First, the defendant never admit the harassment act that he committed. Second, the defendant never stated that he regretted his act. Third, the defendant never apologized to the victims’ family for what he had committed. Fourth, the defendant is considered to be uncooperative during the trial by giving convoluted statement in the court. Fifth, the defendant formed a public opinion by giving explanation about the case to the press, before and after the trial, whereas the trial is actually a closed hearing… And finally, the sixth, Bantleman was seen as a worst example of a professional teacher by burdening his students with psychological burden instead of protecting them.

In other words, the (foreign) defendant MUST be guilty because he maintains his innocence.

On recent evidence, women, foreigners and the 110 million Indonesians who live on two dollars a day can’t be blamed for thinking that not everyone is equal in the eyes of the law in Indonesia.

3 Comments on "Whose word counts? A hierarchy of Indonesian justice"

  1. These six factors are perfectly legitimate matters for a judge to have regard to at the sentencing stage. It appears that you are misrepresenting the comments to be a rationale of why the defendant was found guilty.
    In most countries, including USA and Australia defendants will face stiffer penalties if they plead not guilty and are found guilty. They will face stiffer penalties again if they breach suppression orders and the like. There is NOTHING about those matters which is somehow bizarre or even peculiar to Indonesia.

  2. Greg. If you examine the evidence that was accepted by this judge, then it is difficult for any reasonable person to accept this verdict.

    Here are 5 reasons why I am convinced that the verdict is wrong.

    1. The location of the alleged assaults was in a public space. The police tried to speak of there being a ‘secret room’; however, they were seen on CCTV camera being shown by one of the victims where the assault took place. Watch this clip – https://www.youtube.com/watch?v=ZaDvrPsqs-s It would be impossible to commit multiple assaults in such a visible, high traffic, location.

    2. The police said the accused produced a ‘magic stone’ from the air and inserted it into the child so that the child would not feel pain when raped. This stone was never produced. The judge accepted this explanation.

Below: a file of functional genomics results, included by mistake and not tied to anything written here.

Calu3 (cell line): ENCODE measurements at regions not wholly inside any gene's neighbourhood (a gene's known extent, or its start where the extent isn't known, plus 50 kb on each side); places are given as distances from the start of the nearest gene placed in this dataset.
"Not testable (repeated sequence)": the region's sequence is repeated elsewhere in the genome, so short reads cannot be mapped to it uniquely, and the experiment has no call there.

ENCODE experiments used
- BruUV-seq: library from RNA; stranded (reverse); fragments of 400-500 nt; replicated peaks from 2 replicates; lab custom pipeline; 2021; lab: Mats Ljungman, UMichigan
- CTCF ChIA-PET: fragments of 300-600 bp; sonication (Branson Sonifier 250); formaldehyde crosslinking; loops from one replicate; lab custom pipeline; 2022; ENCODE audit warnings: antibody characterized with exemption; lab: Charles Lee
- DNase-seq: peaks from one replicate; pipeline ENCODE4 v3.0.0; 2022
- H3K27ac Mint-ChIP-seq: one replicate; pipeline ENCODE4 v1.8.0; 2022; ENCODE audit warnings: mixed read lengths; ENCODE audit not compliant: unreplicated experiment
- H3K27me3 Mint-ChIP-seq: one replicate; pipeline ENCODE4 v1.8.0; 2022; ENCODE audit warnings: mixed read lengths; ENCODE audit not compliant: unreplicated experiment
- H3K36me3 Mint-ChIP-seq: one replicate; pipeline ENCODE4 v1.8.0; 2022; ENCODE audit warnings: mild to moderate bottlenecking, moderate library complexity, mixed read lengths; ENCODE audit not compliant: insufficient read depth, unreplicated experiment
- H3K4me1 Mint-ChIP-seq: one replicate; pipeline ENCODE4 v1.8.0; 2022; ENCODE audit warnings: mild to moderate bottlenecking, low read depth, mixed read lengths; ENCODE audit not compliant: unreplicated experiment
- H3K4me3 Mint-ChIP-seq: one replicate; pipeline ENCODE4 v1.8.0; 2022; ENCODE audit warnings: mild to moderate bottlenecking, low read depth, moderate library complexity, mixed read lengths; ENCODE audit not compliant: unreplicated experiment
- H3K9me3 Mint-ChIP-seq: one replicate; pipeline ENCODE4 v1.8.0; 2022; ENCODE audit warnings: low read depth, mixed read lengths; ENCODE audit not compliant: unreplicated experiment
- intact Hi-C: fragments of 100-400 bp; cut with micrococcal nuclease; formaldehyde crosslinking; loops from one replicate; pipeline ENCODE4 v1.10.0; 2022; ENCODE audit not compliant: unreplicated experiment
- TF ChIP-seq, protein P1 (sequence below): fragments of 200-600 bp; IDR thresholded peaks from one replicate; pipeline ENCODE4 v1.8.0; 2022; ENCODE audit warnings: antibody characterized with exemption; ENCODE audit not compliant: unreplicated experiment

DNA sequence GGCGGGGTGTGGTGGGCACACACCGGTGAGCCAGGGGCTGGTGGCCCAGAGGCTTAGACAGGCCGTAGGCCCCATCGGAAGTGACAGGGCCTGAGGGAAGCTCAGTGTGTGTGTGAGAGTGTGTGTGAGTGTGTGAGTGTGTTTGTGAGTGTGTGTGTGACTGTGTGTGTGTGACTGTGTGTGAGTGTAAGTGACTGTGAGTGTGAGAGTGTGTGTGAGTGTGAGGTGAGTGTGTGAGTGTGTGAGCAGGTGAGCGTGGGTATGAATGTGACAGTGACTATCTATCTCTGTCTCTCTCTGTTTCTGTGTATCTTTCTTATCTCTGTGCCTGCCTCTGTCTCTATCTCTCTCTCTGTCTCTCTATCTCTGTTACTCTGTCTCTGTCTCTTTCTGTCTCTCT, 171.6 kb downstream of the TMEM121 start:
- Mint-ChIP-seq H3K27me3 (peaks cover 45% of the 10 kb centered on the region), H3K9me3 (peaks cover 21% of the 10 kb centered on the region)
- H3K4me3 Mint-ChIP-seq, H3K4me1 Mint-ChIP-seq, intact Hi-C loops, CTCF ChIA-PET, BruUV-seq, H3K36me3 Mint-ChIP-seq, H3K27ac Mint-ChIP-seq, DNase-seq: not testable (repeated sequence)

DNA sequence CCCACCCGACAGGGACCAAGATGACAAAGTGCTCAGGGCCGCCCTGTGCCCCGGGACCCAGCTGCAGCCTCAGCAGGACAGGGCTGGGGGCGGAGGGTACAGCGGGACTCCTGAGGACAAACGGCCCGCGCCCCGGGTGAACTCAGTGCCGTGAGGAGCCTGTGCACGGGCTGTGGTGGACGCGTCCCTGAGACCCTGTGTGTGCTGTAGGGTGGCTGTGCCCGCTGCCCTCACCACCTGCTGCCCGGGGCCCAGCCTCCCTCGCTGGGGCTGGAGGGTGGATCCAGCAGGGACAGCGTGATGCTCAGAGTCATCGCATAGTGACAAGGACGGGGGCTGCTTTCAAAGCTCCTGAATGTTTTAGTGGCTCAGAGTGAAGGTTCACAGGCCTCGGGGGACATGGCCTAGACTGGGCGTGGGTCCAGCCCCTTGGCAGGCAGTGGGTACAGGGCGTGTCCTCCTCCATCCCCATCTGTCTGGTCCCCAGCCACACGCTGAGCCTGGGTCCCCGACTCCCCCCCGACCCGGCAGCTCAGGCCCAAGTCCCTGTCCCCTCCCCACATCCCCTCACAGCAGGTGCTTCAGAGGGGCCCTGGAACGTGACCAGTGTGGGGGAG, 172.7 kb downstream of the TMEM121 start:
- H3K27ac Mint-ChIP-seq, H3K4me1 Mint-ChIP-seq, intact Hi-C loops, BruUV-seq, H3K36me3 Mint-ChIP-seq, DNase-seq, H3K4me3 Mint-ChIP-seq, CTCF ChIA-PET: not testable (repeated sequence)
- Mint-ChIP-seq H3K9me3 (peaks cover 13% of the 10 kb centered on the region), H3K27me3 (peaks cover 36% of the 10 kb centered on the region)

3. The only medical examinations that found signs of abuse were at the Police Hospital in Jakarta. The children were examined in other hospitals, including one in Singapore. These places found no evidence of rape. Consider the physical damage that multiple rapes would do to 5-6 yr old boys. The court rejected the medical evidence of all the hospitals bar the police hospital.

    4. The boys attended school during and after the times of the alleged rapes (the police never specified an exact date for the rapes; rather, they said the rapes occured over a period of many months), At no time during those months did the children show any physical or emotional distress or fear about being at school. They were captured on film and in images being happy and playful at school. All of this evidence was ignored by the court.

    5. Expert peer reviewed expert psychologists (I think one was from Oxford University) were called by the school to talk about the best practice methods to interview children about suspected sex abuse. A lot of these methods arose after the fiasco in the USA of the McMartin Trials in the 1980s. Their testimony was ignored by the court, who accepted the evidence from the local psychologists – including one who claimed that the fact that Bantleman only had sex with his wife once a week was a possible explanation for sodomising little boys. His ‘rationale’ was that normal men needed to have sex 2-3 times a week, and he would be seeking a ‘release’.

  3. Greg,… basically you are saying that If I state I am not guilty and am not guilty regardless of this verdict then I am to blame for the sentence. It is more the judge looking for you to plead guilty and she is offended you have not done so even though you are right . She did not state any proof to find the person guilty. In fact it was her prosecutor who she allowed to speak publically about the trial.
    This is all about monies behind the scenes